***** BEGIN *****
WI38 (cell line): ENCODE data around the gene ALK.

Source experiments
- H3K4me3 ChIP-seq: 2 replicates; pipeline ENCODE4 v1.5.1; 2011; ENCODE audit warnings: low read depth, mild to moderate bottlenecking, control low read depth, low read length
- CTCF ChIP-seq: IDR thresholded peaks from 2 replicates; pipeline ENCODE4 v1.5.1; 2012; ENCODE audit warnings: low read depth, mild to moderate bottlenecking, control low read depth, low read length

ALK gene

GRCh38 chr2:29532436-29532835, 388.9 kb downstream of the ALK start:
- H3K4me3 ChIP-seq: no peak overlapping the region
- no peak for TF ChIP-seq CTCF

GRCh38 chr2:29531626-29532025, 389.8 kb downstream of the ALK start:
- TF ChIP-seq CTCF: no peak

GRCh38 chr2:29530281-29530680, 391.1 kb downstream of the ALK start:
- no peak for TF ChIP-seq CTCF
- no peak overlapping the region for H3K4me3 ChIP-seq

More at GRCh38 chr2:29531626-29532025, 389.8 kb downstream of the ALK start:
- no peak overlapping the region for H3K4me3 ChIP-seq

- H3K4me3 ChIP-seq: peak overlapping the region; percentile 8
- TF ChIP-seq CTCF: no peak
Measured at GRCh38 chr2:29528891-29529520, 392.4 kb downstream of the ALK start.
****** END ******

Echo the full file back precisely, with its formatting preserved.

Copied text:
WI38 (cell line): ENCODE data around the gene ALK.

Source experiments
- H3K4me3 ChIP-seq: 2 replicates; pipeline ENCODE4 v1.5.1; 2011; ENCODE audit warnings: low read depth, mild to moderate bottlenecking, control low read depth, low read length
- CTCF ChIP-seq: IDR thresholded peaks from 2 replicates; pipeline ENCODE4 v1.5.1; 2012; ENCODE audit warnings: low read depth, mild to moderate bottlenecking, control low read depth, low read length

ALK gene

GRCh38 chr2:29532436-29532835, 388.9 kb downstream of the ALK start:
- H3K4me3 ChIP-seq: no peak overlapping the region
- no peak for TF ChIP-seq CTCF

GRCh38 chr2:29531626-29532025, 389.8 kb downstream of the ALK start:
- TF ChIP-seq CTCF: no peak

GRCh38 chr2:29530281-29530680, 391.1 kb downstream of the ALK start:
- no peak for TF ChIP-seq CTCF
- no peak overlapping the region for H3K4me3 ChIP-seq

More at GRCh38 chr2:29531626-29532025, 389.8 kb downstream of the ALK start:
- no peak overlapping the region for H3K4me3 ChIP-seq

- H3K4me3 ChIP-seq: peak overlapping the region; percentile 8
- TF ChIP-seq CTCF: no peak
Measured at GRCh38 chr2:29528891-29529520, 392.4 kb downstream of the ALK start.